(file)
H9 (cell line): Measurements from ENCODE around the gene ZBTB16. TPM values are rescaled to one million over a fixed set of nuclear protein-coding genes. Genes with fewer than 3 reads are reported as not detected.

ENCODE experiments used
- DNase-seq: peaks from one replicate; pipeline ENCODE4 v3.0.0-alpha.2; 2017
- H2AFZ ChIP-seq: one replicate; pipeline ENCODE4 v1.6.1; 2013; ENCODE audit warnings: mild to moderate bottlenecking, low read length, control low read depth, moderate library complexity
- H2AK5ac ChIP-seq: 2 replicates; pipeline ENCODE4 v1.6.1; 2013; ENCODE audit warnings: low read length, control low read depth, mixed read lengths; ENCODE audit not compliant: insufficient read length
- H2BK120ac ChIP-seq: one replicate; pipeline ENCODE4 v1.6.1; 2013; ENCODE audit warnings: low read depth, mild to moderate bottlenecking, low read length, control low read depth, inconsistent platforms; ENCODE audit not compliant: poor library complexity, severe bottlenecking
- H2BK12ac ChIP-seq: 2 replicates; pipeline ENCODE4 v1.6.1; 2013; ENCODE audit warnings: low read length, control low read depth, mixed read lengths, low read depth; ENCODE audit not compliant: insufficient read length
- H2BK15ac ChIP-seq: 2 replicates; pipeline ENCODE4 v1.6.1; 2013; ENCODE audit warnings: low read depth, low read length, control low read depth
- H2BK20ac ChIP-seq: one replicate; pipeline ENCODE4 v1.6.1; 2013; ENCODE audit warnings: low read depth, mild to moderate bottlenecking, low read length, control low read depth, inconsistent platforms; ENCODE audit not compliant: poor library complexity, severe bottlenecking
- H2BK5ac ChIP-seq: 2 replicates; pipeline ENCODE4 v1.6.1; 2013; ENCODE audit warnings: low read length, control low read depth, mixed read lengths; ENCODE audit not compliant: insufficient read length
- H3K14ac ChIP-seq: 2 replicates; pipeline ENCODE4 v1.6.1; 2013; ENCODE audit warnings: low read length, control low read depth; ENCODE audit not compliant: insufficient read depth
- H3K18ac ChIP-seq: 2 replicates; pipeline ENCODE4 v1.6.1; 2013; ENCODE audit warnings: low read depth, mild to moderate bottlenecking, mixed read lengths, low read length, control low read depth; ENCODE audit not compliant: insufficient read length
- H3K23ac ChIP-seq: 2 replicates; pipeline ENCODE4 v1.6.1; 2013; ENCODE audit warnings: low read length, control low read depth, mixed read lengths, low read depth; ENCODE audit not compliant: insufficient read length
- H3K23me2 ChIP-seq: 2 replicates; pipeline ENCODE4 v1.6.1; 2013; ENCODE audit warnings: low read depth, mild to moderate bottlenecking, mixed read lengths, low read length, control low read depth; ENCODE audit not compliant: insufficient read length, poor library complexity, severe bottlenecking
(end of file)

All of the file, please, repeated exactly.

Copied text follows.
H9 (cell line): Measurements from ENCODE around the gene ZBTB16. TPM values are rescaled to one million over a fixed set of nuclear protein-coding genes. Genes with fewer than 3 reads are reported as not detected.

ENCODE experiments used
- DNase-seq: peaks from one replicate; pipeline ENCODE4 v3.0.0-alpha.2; 2017
- H2AFZ ChIP-seq: one replicate; pipeline ENCODE4 v1.6.1; 2013; ENCODE audit warnings: mild to moderate bottlenecking, low read length, control low read depth, moderate library complexity
- H2AK5ac ChIP-seq: 2 replicates; pipeline ENCODE4 v1.6.1; 2013; ENCODE audit warnings: low read length, control low read depth, mixed read lengths; ENCODE audit not compliant: insufficient read length
- H2BK120ac ChIP-seq: one replicate; pipeline ENCODE4 v1.6.1; 2013; ENCODE audit warnings: low read depth, mild to moderate bottlenecking, low read length, control low read depth, inconsistent platforms; ENCODE audit not compliant: poor library complexity, severe bottlenecking
- H2BK12ac ChIP-seq: 2 replicates; pipeline ENCODE4 v1.6.1; 2013; ENCODE audit warnings: low read length, control low read depth, mixed read lengths, low read depth; ENCODE audit not compliant: insufficient read length
- H2BK15ac ChIP-seq: 2 replicates; pipeline ENCODE4 v1.6.1; 2013; ENCODE audit warnings: low read depth, low read length, control low read depth
- H2BK20ac ChIP-seq: one replicate; pipeline ENCODE4 v1.6.1; 2013; ENCODE audit warnings: low read depth, mild to moderate bottlenecking, low read length, control low read depth, inconsistent platforms; ENCODE audit not compliant: poor library complexity, severe bottlenecking
- H2BK5ac ChIP-seq: 2 replicates; pipeline ENCODE4 v1.6.1; 2013; ENCODE audit warnings: low read length, control low read depth, mixed read lengths; ENCODE audit not compliant: insufficient read length
- H3K14ac ChIP-seq: 2 replicates; pipeline ENCODE4 v1.6.1; 2013; ENCODE audit warnings: low read length, control low read depth; ENCODE audit not compliant: insufficient read depth
- H3K18ac ChIP-seq: 2 replicates; pipeline ENCODE4 v1.6.1; 2013; ENCODE audit warnings: low read depth, mild to moderate bottlenecking, mixed read lengths, low read length, control low read depth; ENCODE audit not compliant: insufficient read length
- H3K23ac ChIP-seq: 2 replicates; pipeline ENCODE4 v1.6.1; 2013; ENCODE audit warnings: low read length, control low read depth, mixed read lengths, low read depth; ENCODE audit not compliant: insufficient read length
- H3K23me2 ChIP-seq: 2 replicates; pipeline ENCODE4 v1.6.1; 2013; ENCODE audit warnings: low read depth, mild to moderate bottlenecking, mixed read lengths, low read length, control low read depth; ENCODE audit not compliant: insufficient read length, poor library complexity, severe bottlenecking